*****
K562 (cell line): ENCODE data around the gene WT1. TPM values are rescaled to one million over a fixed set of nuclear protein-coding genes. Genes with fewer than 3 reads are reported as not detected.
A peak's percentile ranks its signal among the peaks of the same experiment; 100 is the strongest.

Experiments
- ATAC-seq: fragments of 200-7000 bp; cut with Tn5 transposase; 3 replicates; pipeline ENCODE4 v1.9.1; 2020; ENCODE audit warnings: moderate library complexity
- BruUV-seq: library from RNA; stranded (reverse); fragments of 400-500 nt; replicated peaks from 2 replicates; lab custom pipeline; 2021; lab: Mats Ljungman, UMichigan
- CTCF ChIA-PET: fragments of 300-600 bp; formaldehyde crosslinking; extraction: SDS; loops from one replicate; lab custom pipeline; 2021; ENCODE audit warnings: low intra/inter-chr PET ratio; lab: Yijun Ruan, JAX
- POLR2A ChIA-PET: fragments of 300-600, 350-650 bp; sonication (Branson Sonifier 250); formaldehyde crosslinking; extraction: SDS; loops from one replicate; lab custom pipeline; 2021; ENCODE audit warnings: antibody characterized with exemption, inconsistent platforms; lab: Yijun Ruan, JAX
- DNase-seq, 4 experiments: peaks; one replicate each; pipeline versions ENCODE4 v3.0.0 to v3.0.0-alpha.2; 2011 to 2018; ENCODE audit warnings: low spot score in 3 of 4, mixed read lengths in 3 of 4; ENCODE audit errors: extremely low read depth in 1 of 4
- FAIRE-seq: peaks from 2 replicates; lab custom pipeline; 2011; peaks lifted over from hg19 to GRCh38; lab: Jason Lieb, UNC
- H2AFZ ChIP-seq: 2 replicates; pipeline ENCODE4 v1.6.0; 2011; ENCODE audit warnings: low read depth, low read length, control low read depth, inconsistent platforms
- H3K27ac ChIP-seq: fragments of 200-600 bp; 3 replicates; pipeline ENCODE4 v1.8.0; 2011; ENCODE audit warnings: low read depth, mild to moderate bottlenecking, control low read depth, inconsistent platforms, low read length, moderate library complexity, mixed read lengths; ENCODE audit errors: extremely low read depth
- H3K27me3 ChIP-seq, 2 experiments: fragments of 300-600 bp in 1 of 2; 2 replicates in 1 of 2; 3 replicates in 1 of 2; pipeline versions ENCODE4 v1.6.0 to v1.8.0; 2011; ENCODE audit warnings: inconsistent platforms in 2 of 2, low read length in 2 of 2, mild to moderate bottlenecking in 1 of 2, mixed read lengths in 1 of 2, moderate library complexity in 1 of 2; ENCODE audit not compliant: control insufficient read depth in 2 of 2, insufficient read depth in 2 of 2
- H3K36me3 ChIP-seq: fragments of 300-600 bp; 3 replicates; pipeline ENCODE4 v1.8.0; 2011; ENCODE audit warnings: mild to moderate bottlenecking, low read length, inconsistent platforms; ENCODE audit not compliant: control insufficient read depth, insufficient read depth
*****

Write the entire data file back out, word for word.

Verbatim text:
K562 (cell line): ENCODE data around the gene WT1. TPM values are rescaled to one million over a fixed set of nuclear protein-coding genes. Genes with fewer than 3 reads are reported as not detected.
A peak's percentile ranks its signal among the peaks of the same experiment; 100 is the strongest.

Experiments
- ATAC-seq: fragments of 200-7000 bp; cut with Tn5 transposase; 3 replicates; pipeline ENCODE4 v1.9.1; 2020; ENCODE audit warnings: moderate library complexity
- BruUV-seq: library from RNA; stranded (reverse); fragments of 400-500 nt; replicated peaks from 2 replicates; lab custom pipeline; 2021; lab: Mats Ljungman, UMichigan
- CTCF ChIA-PET: fragments of 300-600 bp; formaldehyde crosslinking; extraction: SDS; loops from one replicate; lab custom pipeline; 2021; ENCODE audit warnings: low intra/inter-chr PET ratio; lab: Yijun Ruan, JAX
- POLR2A ChIA-PET: fragments of 300-600, 350-650 bp; sonication (Branson Sonifier 250); formaldehyde crosslinking; extraction: SDS; loops from one replicate; lab custom pipeline; 2021; ENCODE audit warnings: antibody characterized with exemption, inconsistent platforms; lab: Yijun Ruan, JAX
- DNase-seq, 4 experiments: peaks; one replicate each; pipeline versions ENCODE4 v3.0.0 to v3.0.0-alpha.2; 2011 to 2018; ENCODE audit warnings: low spot score in 3 of 4, mixed read lengths in 3 of 4; ENCODE audit errors: extremely low read depth in 1 of 4
- FAIRE-seq: peaks from 2 replicates; lab custom pipeline; 2011; peaks lifted over from hg19 to GRCh38; lab: Jason Lieb, UNC
- H2AFZ ChIP-seq: 2 replicates; pipeline ENCODE4 v1.6.0; 2011; ENCODE audit warnings: low read depth, low read length, control low read depth, inconsistent platforms
- H3K27ac ChIP-seq: fragments of 200-600 bp; 3 replicates; pipeline ENCODE4 v1.8.0; 2011; ENCODE audit warnings: low read depth, mild to moderate bottlenecking, control low read depth, inconsistent platforms, low read length, moderate library complexity, mixed read lengths; ENCODE audit errors: extremely low read depth
- H3K27me3 ChIP-seq, 2 experiments: fragments of 300-600 bp in 1 of 2; 2 replicates in 1 of 2; 3 replicates in 1 of 2; pipeline versions ENCODE4 v1.6.0 to v1.8.0; 2011; ENCODE audit warnings: inconsistent platforms in 2 of 2, low read length in 2 of 2, mild to moderate bottlenecking in 1 of 2, mixed read lengths in 1 of 2, moderate library complexity in 1 of 2; ENCODE audit not compliant: control insufficient read depth in 2 of 2, insufficient read depth in 2 of 2
- H3K36me3 ChIP-seq: fragments of 300-600 bp; 3 replicates; pipeline ENCODE4 v1.8.0; 2011; ENCODE audit warnings: mild to moderate bottlenecking, low read length, inconsistent platforms; ENCODE audit not compliant: control insufficient read depth, insufficient read depth